Of course, AMXW does not emulate every feature of MPE. For example, it supports the HPFOPEN intrinsic, but not the "mapped-file" open option (we can always hope for this in a future update). However, since we already solved this issue for Suprtool for HP-UX we are still able to run under AMXW without missing any features.
More on the Command Shell
We re-inserted a call to the HPCICOMMAND intrinsic into Suprtool/UX and now we can execute MPE commands like :SHOWJOB from inside Suprtool/UX.
Commands we have used include BUILD, PURGE, RENAME, LISTF, PRINT, SHOWJOB, BUILD;TEMP, LISTFTEMP, and FILE equations.
You can set and use environment variables: SETVAR and SHOWVAR and hpcigetvar are supported.
Command files are also supported, I made a simple command file called status to do a showme and showjob, which I can execute from within Suprtool on HP-UX.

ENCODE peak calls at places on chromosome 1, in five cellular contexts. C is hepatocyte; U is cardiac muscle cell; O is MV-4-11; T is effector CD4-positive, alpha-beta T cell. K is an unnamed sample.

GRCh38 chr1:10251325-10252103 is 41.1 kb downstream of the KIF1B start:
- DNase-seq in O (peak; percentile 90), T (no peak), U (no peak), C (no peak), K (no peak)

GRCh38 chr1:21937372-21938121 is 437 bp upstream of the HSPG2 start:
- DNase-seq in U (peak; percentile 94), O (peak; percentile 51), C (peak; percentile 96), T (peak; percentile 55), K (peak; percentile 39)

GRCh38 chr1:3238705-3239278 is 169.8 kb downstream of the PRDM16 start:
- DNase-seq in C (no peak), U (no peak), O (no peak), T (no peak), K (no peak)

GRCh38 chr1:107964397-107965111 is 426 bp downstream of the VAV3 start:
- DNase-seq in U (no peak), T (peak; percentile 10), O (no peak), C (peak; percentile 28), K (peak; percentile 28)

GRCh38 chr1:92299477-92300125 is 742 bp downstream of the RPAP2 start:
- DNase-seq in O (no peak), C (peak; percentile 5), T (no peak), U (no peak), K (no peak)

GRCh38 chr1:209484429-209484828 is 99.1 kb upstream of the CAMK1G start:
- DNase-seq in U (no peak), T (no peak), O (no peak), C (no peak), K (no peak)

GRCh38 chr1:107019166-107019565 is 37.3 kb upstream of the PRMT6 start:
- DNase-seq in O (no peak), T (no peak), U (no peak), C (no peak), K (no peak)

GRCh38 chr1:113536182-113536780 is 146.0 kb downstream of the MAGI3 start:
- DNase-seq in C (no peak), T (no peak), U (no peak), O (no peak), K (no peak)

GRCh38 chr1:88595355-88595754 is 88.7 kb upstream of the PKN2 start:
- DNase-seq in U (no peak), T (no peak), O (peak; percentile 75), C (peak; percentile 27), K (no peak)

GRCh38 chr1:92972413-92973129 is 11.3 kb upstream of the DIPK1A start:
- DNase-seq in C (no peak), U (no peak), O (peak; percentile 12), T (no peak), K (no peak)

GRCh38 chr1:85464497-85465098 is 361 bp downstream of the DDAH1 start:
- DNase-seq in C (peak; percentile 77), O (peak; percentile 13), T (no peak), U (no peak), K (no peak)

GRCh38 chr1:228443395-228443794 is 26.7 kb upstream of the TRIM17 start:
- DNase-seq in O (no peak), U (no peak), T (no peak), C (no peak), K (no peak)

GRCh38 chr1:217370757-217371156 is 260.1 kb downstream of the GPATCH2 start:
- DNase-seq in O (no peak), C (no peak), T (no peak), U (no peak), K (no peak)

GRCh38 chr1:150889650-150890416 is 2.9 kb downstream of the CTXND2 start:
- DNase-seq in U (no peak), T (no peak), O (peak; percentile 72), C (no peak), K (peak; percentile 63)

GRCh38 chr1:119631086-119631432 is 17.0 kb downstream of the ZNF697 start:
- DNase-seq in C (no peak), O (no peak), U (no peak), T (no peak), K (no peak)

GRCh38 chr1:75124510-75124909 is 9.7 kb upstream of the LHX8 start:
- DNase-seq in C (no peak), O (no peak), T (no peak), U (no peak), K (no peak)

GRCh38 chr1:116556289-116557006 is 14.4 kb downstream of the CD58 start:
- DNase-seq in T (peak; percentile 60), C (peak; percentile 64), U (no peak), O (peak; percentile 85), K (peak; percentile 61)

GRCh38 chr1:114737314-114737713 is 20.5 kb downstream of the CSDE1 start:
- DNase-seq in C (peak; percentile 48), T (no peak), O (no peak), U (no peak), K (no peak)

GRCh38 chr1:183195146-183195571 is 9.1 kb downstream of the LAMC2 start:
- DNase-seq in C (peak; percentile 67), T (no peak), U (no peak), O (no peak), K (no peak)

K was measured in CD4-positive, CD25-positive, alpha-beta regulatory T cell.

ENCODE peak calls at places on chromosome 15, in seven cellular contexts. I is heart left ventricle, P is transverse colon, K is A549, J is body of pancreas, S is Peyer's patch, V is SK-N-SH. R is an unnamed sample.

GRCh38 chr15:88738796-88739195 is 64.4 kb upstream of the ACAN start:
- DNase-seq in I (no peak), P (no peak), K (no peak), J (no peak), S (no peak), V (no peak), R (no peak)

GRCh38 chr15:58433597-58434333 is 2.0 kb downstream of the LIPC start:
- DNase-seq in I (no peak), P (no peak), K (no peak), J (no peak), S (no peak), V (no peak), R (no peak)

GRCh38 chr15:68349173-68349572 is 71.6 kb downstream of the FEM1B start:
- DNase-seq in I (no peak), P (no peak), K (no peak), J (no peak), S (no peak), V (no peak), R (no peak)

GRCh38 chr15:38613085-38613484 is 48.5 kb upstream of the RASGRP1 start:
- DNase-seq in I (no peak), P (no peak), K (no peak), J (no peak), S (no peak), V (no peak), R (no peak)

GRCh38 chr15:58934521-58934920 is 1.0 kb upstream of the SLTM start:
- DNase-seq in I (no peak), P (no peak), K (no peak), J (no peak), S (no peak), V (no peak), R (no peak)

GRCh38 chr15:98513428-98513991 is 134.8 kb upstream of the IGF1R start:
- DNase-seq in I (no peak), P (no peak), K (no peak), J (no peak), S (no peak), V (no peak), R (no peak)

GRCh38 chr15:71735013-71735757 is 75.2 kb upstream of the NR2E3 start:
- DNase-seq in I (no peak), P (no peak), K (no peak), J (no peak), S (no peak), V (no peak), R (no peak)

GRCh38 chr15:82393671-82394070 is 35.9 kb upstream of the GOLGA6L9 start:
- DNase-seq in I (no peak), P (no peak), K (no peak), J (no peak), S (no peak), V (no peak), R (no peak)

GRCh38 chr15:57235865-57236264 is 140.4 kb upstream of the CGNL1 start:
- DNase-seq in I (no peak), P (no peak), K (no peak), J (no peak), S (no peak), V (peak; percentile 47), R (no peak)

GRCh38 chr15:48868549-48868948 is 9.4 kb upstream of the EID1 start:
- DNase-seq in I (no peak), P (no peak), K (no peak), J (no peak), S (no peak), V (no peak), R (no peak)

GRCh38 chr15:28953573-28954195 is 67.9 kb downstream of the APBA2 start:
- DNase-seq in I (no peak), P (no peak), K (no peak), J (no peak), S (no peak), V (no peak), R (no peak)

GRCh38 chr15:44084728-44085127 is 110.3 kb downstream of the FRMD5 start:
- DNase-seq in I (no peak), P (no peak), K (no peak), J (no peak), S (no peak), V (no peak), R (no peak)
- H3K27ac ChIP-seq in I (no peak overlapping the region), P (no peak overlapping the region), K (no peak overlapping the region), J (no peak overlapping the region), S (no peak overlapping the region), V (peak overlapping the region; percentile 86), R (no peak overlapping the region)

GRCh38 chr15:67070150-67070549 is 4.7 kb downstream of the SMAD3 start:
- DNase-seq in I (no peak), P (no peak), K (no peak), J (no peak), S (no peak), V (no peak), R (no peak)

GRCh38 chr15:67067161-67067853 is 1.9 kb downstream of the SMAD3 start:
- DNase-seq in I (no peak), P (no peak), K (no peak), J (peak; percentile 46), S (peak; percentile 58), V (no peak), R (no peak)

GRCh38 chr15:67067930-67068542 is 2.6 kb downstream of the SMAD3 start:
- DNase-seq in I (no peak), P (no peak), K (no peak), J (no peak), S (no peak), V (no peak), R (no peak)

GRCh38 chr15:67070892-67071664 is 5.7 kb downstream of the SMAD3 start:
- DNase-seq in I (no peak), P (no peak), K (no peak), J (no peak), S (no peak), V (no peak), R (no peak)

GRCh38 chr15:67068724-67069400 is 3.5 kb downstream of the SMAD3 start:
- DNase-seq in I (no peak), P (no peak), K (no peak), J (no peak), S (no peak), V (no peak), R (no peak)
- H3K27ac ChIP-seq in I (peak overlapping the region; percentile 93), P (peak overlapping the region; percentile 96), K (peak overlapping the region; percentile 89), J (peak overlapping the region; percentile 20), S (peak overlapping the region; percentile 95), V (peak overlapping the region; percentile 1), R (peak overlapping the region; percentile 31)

./suprtool SUPRTOOL/UX/Copyright Robelle Solutions Technology Inc. 1981-2004. (Version 4.8.10 Internal) THU, NOV 25, 2004, 7:13 AM >status USER: #S413,amxw.NEWLAB,DEMO (NOT IN BREAK) RELEASE: 8.04 AMXW CURRENT: THU, NOV 25, 2004, 7:13 AM LOGON: THU, NOV 25, 2004, 7:13 AM JOBNUM STATE IPRI JIN JLIST INTRODUCED JOB NAME #S413 EXEC 160 160 THU 7:13A amxw.NEWLAB 1 JOBS: 0 INTRO; 0 SCHEDULED 0 WAIT; INCL 0 DEFERRED 1 EXEC; INCL 1 SESSIONS 0 SUSPAlthough we have not tested them, UDC's are supported as well.
AMXW, also has support for IMAGE calls to Eloquence. However, we have turned off their TurboIMAGE interface as we directly support Eloquence and have our own High speed access. However, they also support Oracle/Sybase and MS SQL through the same Image intrinsics.
Conclusion So far our experience building an AMXW-version of Suprtool for HP-UX has been positive. Soon we plan to try the same thing for Qedit on HP-UX. Keep tuned for future updates on our experiences.
Take Your Qedit With You!When you migrate an application to a new platform, you will be doing an unusual amount of text editing! And learning a lot of new systems, databases and languages.
Why force yourself to learn a complex new editor, when you have the option of staying with the Qedit that you know and love. Same screen editing and powerful commands, just like MPE.